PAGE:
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will politics wreck havoc on organic farming?

Although we are hunkered down with farm planning and other essential business tasks that we normally do before our season hits – it is hard not to follow the current political climate especially its potential impact on our livelihood.

In a recent article in Mother Jones, ‘ Dark Forces’ Are Coming For Your Organic Food”, Tom Philpott discusses the possibility of the National Organic Program being one of the regulations that the Trump administration will remove. Really?  Can you imagine?

Philpott cites the Freedom Caucus’s inclusion of the NOP on the recommended list of regulations to remove. Kathleen Merrigan, a former deputy secretary at USDA under Obama, has characterized the situation as ” ‘the forces of darkness’ are coming together and saying, ‘Let’s sharpen our knives on organic.’ ” The article further tracks agribusiness lobbyists from Olsson, Frank & Weeda calling for USDA oversight on organics to be “reformed”. Well one can only imagine.

Let’s stay engaged, vigilant and outspoken.

 

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climate disruption & our bees

bee on verbena

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It’s been an unusual winter – sparse snow and fluctuating temperatures. Our hives are spread out out on our small acreage and we monitor these weekly – especially when we notice bees out everywhere.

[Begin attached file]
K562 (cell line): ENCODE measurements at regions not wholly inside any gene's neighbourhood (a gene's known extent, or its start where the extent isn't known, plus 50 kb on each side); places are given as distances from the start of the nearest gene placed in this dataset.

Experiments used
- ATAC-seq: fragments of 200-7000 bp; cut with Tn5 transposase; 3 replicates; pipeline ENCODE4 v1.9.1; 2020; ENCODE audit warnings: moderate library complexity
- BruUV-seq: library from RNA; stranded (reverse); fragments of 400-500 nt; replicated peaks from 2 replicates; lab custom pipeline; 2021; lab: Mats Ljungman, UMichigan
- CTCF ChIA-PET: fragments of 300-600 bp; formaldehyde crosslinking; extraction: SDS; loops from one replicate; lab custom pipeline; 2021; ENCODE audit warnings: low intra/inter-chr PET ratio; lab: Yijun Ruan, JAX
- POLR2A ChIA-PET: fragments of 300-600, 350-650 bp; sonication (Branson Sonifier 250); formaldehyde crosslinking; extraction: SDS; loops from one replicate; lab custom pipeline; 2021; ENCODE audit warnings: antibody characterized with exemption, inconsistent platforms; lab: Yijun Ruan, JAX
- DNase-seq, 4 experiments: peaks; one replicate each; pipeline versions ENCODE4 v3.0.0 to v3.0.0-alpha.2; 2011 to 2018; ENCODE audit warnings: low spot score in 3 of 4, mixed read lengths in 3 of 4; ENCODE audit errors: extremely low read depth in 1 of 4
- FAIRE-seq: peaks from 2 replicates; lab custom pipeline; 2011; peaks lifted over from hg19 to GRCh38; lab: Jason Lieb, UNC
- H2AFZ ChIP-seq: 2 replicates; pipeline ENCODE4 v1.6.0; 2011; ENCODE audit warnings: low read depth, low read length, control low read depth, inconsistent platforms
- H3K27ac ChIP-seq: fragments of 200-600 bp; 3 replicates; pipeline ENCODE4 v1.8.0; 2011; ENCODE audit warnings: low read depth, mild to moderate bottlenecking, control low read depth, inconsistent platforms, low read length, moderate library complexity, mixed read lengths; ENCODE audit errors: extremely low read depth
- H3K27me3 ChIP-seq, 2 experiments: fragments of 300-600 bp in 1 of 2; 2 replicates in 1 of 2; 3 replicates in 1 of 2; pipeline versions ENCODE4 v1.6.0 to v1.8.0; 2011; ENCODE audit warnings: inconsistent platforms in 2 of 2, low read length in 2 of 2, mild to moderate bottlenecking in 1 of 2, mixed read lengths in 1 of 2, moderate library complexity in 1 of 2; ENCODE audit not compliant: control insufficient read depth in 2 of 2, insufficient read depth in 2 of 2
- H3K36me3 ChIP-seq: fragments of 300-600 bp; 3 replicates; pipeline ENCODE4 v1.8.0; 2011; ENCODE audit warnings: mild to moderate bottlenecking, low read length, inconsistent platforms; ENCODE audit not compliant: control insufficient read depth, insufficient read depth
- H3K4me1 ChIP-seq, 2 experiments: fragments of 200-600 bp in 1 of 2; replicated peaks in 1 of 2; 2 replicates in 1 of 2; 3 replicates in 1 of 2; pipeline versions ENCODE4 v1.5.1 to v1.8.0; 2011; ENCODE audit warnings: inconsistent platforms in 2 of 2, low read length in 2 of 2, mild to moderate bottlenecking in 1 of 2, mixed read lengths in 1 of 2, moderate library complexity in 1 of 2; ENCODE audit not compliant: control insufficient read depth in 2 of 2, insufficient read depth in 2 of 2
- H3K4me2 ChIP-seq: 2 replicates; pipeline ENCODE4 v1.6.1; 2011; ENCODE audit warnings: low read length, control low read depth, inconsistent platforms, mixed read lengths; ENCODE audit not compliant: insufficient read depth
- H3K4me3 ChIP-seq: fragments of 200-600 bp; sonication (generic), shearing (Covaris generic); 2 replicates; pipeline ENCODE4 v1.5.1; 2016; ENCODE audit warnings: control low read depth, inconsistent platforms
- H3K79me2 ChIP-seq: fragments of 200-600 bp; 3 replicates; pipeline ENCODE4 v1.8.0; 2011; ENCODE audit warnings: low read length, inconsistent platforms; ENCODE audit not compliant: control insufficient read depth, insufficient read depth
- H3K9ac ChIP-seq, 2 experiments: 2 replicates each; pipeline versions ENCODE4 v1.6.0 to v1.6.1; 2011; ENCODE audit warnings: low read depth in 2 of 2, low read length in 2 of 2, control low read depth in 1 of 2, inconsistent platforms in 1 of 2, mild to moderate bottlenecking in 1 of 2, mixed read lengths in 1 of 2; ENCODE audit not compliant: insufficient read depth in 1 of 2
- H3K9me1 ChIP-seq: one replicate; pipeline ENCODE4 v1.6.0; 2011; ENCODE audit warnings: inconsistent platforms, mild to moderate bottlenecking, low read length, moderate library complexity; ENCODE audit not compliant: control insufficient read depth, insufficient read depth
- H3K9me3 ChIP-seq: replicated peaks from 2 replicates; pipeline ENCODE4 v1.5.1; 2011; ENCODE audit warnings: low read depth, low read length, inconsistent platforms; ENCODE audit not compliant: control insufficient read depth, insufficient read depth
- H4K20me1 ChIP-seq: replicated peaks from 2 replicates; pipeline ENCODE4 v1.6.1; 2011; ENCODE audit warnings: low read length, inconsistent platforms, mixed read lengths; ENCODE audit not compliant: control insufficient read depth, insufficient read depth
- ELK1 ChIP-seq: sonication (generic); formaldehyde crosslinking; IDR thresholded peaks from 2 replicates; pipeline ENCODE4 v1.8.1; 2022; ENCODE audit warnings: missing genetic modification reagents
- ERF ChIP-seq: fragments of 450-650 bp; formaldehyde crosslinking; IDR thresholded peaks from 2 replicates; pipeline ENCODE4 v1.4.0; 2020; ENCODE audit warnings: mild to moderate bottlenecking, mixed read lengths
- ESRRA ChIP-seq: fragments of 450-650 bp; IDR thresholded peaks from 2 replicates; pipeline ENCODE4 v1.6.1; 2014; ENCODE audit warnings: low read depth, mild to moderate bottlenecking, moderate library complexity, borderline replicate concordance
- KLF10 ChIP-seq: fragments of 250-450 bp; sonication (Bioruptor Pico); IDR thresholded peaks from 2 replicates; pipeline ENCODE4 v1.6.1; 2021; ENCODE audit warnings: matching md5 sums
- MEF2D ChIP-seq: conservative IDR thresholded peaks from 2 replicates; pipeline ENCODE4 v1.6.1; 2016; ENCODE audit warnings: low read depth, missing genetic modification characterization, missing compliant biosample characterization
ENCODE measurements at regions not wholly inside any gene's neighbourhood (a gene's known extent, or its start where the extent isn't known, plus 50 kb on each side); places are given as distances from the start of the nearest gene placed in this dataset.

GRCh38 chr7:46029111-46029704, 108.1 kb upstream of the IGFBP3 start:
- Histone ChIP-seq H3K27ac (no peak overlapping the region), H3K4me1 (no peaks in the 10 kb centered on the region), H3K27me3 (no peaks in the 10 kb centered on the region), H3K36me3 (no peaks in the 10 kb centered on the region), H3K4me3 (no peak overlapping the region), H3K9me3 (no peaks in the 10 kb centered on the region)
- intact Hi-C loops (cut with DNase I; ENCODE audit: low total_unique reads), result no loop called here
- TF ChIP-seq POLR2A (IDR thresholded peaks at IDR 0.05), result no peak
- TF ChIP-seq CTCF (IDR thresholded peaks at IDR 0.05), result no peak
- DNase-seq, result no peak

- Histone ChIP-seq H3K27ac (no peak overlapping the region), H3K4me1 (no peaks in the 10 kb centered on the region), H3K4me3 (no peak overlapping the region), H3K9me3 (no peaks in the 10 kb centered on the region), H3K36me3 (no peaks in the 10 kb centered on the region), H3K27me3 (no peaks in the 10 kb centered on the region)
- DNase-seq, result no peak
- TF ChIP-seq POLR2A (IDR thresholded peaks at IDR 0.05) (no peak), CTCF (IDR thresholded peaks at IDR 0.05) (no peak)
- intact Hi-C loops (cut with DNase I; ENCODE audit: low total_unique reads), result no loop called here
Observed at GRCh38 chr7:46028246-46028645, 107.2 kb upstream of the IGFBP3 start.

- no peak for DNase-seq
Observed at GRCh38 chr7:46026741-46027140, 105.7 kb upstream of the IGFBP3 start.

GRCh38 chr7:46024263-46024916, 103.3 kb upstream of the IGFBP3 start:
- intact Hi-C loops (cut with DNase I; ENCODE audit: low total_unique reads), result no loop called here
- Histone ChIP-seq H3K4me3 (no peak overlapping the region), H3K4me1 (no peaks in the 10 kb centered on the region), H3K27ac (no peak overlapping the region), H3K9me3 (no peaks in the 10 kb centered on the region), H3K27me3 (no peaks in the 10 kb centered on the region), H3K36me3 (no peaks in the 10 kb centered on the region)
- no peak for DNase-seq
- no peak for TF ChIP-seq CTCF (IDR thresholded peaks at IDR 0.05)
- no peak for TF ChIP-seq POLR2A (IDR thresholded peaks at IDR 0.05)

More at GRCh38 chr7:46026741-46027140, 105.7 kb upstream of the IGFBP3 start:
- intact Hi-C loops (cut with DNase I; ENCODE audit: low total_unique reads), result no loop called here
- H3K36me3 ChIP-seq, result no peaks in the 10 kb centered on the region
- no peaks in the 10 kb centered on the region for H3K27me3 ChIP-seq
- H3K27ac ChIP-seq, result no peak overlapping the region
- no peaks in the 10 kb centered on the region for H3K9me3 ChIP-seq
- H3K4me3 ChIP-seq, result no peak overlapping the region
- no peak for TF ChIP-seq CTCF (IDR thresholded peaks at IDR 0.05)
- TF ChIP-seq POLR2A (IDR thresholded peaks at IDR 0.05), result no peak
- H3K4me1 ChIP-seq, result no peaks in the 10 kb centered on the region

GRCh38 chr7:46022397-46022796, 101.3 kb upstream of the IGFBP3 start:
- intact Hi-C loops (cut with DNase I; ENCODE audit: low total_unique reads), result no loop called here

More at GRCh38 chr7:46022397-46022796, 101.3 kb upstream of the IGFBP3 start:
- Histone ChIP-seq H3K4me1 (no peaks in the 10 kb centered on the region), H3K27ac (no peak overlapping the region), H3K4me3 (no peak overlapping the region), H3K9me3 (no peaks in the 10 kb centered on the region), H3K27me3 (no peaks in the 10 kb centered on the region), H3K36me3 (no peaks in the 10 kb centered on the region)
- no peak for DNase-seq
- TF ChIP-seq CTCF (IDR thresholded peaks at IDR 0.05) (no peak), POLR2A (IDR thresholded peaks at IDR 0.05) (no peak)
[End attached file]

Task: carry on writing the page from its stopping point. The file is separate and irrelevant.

Normally over winter in New England, when temperatures are below 55 degrees, the hives go into dormancy. The hives rely on the stores in the hive bodies and do not forage in temperatures below 55 degrees. However with the fluctuations in temperature recently, the bees have been out and in again when the temperature plummets. This means they are using up their stores more rapidly without being able to replace these with pollen and nectar from a winter climate. And in the end – it’s a race against these climatic fluctuations. It’s a great concern for us on the farm.